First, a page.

If you’ve been around the halls of Stock Gumshoe University for a while now, you might know that your friendly and munificent Dean has a soft spot for teasers that invent special coded terms for ordinary investments — so today, I couldn’t resist taking a gander at what the folks at Personal Finance are calling “401(r) royalty checks.”
The name is, of course, a play off of 401(k) plans — much like one of my old favorites, Tom Dyson’s 801(k) teaser from a couple years ago (though the underlying idea is quite different). Here’s how they pitch it:
“It’s a wonder so few Americans have heard of this money secret.
“Unlike regular IRA and 401(k) plans, it lets you draw checks at any time… without any age, income or employment requirements. Every man, woman and child can qualify.
“Depending on your particular situation, your paychecks can be $10,000, $50,000 or more. And best of all, they are virtually tax free!”
There is, of course, no section 401(r) in the Internal Revenue Code, that section stops at 401(o) right now (Internal Revenue is Title 26 of the US Code, in case you’re curious) — in fact, I’m pretty sure that the part that applies to this particular kind of investment starts with section 733, so the 401(r) is, one assumes, just a play on the “royalty” word. They also, though I assume this is a typo, use the term 410(r) a few times — and, no surprise, there is no 410(r) in Title 26, either.
But that’s the academic in me sneaking out for some Code-reading — really, we just want to know how to get these royalty checks, right? Let’s dig into the clues a bit more to discover what Elliott Gue and his marketers are talking about …
First, they throw in plenty of quotes from reputable financial sources to make sure we believe that this isn’t a scam:
“Very few people know they qualify to receive these checks. Or how to collect them.
“For reasons I’ll show you, they aren’t publicized like traditional IRA or 401(k) retirement plans. And that’s why so few people know anything about them.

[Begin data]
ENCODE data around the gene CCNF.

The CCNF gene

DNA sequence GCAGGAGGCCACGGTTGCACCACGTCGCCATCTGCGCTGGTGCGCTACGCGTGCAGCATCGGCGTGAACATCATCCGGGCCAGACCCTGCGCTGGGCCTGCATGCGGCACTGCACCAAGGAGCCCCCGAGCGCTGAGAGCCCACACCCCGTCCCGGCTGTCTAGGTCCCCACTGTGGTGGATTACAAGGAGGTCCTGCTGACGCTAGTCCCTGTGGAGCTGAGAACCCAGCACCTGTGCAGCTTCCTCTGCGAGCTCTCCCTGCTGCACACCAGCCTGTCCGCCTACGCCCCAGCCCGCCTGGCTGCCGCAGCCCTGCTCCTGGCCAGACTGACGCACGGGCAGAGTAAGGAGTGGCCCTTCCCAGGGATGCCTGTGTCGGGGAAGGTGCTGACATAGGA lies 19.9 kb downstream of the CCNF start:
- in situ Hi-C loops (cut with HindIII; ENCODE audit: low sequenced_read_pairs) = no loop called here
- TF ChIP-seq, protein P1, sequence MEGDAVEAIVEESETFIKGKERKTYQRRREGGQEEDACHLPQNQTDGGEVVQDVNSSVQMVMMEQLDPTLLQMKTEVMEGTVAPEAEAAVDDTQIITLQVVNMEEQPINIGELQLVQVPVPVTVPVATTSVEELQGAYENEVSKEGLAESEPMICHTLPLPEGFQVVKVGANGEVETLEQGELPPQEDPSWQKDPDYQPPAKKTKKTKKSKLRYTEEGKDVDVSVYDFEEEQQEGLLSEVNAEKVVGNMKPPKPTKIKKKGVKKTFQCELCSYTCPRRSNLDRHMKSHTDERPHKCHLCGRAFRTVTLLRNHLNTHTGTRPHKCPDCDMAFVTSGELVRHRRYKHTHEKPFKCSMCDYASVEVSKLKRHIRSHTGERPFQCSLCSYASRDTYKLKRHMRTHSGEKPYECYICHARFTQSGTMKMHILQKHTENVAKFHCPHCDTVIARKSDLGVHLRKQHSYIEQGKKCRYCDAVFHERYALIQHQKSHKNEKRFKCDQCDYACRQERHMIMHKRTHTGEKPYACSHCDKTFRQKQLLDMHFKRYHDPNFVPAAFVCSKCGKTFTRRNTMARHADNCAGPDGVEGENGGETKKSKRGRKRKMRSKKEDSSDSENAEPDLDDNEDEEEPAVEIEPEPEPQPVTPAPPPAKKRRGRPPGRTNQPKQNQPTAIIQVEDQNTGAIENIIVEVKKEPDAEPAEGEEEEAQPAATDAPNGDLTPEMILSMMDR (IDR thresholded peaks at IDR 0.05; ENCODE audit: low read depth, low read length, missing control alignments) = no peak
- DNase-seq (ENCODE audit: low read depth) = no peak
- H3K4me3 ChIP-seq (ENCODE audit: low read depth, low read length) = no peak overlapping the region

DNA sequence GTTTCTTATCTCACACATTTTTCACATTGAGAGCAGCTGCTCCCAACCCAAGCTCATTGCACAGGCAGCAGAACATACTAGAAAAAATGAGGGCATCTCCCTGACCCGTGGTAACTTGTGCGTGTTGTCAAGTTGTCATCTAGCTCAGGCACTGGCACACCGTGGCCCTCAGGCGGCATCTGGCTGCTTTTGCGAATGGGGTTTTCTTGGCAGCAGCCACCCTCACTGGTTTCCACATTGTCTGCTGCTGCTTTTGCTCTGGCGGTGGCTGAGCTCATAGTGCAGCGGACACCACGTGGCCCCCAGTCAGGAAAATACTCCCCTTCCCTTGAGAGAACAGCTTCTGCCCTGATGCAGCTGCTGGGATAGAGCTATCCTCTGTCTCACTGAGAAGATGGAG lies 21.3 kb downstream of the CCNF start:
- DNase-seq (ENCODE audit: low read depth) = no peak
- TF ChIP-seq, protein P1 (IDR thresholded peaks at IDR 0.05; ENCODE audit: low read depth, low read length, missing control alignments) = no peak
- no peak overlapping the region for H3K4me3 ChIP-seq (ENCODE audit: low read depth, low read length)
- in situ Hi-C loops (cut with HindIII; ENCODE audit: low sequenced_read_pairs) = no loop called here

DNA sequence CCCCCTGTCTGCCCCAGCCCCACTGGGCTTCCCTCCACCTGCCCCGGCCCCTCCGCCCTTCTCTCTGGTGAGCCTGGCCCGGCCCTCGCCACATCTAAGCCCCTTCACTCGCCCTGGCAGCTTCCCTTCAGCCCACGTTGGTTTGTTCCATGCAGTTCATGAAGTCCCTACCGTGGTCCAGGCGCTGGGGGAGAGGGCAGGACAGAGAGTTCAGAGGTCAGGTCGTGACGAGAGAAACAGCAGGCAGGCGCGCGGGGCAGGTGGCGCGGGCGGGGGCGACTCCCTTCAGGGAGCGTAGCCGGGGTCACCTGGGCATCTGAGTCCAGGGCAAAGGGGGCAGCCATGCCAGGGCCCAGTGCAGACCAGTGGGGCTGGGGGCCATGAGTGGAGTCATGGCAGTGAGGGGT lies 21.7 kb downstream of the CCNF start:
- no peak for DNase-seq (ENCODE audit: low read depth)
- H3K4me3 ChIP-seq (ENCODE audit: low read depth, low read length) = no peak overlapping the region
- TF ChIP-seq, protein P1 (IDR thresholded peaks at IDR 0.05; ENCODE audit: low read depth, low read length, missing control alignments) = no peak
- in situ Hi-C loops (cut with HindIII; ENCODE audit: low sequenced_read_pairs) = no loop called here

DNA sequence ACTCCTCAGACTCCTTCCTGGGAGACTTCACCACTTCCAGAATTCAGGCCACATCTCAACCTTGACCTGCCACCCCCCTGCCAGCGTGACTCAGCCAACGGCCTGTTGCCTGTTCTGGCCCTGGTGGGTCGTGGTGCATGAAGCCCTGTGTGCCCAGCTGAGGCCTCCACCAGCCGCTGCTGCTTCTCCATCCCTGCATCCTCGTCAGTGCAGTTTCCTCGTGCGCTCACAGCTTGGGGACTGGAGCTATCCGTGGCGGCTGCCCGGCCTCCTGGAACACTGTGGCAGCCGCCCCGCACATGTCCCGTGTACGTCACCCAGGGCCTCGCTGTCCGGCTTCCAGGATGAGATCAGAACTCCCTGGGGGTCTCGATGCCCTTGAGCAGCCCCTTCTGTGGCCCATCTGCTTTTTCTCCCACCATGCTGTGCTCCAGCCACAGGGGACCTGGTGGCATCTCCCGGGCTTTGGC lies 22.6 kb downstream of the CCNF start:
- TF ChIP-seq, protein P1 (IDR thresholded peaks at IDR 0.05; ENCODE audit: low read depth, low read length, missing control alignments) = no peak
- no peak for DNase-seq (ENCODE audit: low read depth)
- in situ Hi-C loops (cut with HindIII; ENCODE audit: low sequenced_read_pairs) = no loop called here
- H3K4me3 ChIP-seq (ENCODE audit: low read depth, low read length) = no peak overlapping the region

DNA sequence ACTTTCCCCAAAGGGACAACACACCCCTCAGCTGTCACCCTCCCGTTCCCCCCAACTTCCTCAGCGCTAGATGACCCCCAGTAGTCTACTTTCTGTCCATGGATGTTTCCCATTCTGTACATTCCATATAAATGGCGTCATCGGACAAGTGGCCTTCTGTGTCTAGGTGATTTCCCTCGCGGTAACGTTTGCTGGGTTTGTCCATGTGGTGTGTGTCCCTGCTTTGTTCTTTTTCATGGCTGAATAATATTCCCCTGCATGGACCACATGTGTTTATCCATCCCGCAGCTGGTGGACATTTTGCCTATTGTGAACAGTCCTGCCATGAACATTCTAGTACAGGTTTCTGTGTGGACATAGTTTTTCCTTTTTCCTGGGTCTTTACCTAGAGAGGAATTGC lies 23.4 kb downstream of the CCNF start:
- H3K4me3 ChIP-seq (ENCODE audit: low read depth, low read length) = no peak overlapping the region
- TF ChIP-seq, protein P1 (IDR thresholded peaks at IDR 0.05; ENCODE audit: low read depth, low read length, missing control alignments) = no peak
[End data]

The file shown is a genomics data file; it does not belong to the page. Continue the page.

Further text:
“In a rare article, Kiplinger’s Personal Finance called them ‘a hidden asset class that Wall Street hasn’t awoken to.’
“I call these payouts 401(r) Royalty checks because, in essence, that’s how they work. They give you a virtually tax-free income you can start collecting at any time.
“As Forbes reported, they are ‘a good place to be during this market funk. They offer good yields, tax breaks and strong growth potential.’
“And as Barron’s stated, these checks are a ‘pay off for taxpayers… offering double-digit returns today.’”
And a bit more …
“401(r) Royalties let you enjoy a worry-free income that’s largely immune to the ups and downs of the stock markets or the economy today.
“It’s easy to see why, when you consider that since their creation in 1987, they have consistently been sending out paychecks for 22 years. Even today, they still pay out a consistent and reliable income.
“According to Alerian Capital, a well-respected firm that monitors 401(r) Royalties, “Many investors look at the historical returns wistfully believing they have missed out and that it must be too late… [but] this asset class is still in its infancy and the opportunity for superior returns over the next decade still exists.”
“I believe 401(r) Royalties are the most stable paychecks you can receive today. There’s simply no other way for you to get this kind of long-term security. That’s why Fortune Magazine concluded that “there’s hope for income-starved investors,” when it comes to 401(r) Royalties.”
Well, that was actually plenty of clues — I have some good news and some bad news.
The good news: I can tell you that these 401(r) Royalty companies are really just Master Limited Partnerships (MLPs).
The bad news: Gue doesn’t tease us about the five specific ones he’s recommending for Personal Finance subscribers, so I can’t tell you exactly which ones he’s pushing.